These experiences were very memorable and valuable to me -- anchored in forty feet of water, and twenty or thirty rods from the shore, surrounded sometimes by thousands of small perch and shiners, dimpling the surface with their tails in the moonlight, and communicating by a long flaxen line with mysterious nocturnal fishes which had their dwelling forty feet below, or sometimes dragging sixty feet of line about the pond as I drifted in the gentle night breeze, now and then feeling a slight vibration along it, indicative of some life prowling about its extremity, of dull uncertain blundering purpose there, and slow to make up its mind.
The first was this: our ship making her course towards the Canary Islands, or rather between those islands and the African shore, was surprised in the grey of the morning by a Turkish rover of Sallee, who gave chase to us with all the sail she could make.
I'm going for a walk to the outside shore tonight," Anne told Gog and Magog one October evening.
At about the time that Ninaka pulled his prahu upon the beach before the long-house, Muda Saffir from the safety of the concealing underbrush upon the shore saw a familiar war prahu forging rapidly up the stream.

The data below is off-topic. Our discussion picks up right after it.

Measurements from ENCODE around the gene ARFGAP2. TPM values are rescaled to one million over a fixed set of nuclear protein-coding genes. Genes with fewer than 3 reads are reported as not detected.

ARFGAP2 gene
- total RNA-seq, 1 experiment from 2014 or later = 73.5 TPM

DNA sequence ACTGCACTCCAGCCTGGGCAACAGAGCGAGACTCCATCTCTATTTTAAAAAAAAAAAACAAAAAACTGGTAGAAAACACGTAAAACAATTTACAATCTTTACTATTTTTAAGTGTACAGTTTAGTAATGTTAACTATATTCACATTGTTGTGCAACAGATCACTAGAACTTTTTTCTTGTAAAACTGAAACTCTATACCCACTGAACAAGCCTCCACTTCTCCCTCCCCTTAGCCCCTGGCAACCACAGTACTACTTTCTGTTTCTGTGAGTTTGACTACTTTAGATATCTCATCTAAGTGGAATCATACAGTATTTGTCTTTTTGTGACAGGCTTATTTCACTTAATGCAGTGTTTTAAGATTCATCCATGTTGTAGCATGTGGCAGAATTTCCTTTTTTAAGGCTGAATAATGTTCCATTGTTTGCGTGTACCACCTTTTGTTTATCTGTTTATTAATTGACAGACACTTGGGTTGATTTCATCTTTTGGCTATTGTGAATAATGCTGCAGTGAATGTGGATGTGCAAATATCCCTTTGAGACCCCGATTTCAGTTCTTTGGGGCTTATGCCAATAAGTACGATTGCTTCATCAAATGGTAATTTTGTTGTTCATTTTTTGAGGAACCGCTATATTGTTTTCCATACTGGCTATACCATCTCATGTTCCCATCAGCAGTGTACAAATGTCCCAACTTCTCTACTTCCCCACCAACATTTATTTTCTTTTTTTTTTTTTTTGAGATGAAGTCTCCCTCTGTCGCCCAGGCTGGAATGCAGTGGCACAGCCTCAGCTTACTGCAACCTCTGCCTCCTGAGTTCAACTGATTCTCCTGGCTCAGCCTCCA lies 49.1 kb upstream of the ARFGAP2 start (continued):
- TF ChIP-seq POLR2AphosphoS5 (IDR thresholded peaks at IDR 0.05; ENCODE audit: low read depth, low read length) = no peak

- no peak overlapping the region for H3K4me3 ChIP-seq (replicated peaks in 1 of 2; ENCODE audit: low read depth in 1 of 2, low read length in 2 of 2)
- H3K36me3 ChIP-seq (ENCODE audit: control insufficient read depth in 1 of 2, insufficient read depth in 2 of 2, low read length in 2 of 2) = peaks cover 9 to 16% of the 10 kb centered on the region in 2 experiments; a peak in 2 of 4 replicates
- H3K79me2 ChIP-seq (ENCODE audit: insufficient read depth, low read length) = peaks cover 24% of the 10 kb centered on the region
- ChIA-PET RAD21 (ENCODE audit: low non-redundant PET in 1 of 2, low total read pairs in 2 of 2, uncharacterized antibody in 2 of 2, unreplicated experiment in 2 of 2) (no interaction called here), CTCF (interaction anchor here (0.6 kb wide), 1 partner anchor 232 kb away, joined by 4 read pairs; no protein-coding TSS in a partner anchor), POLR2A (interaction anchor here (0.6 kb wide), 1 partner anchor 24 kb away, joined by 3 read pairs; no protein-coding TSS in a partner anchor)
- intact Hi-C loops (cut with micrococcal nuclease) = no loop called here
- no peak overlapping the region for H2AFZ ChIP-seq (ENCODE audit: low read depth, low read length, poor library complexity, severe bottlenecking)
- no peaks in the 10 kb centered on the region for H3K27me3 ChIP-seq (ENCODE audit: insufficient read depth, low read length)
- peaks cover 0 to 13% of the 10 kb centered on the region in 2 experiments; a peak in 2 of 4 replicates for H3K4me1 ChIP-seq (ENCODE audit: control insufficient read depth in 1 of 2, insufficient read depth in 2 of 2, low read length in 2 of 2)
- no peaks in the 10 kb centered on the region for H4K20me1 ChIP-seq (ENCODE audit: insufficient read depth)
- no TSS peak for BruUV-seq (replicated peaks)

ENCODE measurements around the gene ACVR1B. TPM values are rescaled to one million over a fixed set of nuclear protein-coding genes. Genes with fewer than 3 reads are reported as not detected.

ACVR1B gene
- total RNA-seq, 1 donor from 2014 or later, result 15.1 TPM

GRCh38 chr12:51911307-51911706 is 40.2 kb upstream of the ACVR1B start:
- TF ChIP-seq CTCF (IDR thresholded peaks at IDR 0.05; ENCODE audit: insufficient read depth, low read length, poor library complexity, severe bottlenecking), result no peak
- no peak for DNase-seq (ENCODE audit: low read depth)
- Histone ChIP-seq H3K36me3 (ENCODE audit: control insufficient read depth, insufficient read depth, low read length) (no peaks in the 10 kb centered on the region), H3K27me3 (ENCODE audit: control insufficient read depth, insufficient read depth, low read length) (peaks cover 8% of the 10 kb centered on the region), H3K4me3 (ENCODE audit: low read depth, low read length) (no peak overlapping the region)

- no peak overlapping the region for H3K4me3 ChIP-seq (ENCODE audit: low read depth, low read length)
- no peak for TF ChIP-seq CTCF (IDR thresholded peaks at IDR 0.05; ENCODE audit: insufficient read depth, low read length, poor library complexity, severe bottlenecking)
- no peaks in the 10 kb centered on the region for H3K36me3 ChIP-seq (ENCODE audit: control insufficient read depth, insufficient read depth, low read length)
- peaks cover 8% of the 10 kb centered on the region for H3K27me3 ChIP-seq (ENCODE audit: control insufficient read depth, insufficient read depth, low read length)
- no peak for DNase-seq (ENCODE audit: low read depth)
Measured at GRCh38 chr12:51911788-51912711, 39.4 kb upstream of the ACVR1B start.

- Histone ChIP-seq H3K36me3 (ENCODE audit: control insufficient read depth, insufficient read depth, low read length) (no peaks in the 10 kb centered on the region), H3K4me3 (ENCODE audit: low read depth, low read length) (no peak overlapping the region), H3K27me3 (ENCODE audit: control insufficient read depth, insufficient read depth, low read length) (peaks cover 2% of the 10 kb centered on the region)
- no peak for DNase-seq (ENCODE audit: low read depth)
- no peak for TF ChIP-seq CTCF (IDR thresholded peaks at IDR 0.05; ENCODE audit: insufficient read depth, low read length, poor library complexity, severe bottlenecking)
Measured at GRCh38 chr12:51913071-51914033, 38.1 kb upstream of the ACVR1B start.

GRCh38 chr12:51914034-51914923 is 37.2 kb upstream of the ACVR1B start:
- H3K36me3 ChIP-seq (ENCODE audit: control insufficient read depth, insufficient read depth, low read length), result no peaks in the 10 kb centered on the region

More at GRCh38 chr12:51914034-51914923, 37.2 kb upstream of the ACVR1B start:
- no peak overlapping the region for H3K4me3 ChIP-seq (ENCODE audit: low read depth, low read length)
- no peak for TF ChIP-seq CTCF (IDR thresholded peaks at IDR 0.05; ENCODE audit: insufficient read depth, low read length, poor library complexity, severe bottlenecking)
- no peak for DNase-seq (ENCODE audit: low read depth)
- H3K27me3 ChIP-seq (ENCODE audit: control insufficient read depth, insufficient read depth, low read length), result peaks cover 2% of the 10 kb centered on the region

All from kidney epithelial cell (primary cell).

But the shad fleet had headed over toward the Petaluma shore in wild flight, and for the rest of the run through San Pablo Bay we saw no more fishermen at all.
THE Columbia, or Oregon, for the distance of thirty or forty miles from its entrance into the sea, is, properly speaking, a mere estuary, indented by deep bays so as to vary from three to seven miles in width; and is rendered extremely intricate and dangerous by shoals reaching nearly from shore to shore, on which, at times, the winds and currents produce foaming and tumultuous breakers.
Here lay the canoes that had been used in bringing the party from the opposite shore.
Amongst the great commercial streams of these islands, the Thames is the only one, I think, open to romantic feeling, from the fact that the sight of human labour and the sounds of human industry do not come down its shores to the very sea, destroying the suggestion of mysterious vastness caused by the configuration of the shore.
From the Brazils we made directly over the Atlantic Sea to the Cape of Good Hope, and had a tolerably good voyage, our course generally south-east, now and then a storm, and some contrary winds; but my disasters at sea were at an end--my future rubs and cross events were to befall me on shore, that it might appear the land was as well prepared to be our scourge as the sea.
We never returned to that tree, for the shore of the stream that drained Far Lake was packed thick with salmon that had come up from the sea to spawn.
demanded Marilla, turning the sorrel mare down the shore road.
In fact, the reefs extend only to that distance from the shore, at which a foundation within the requisite depth from 20 to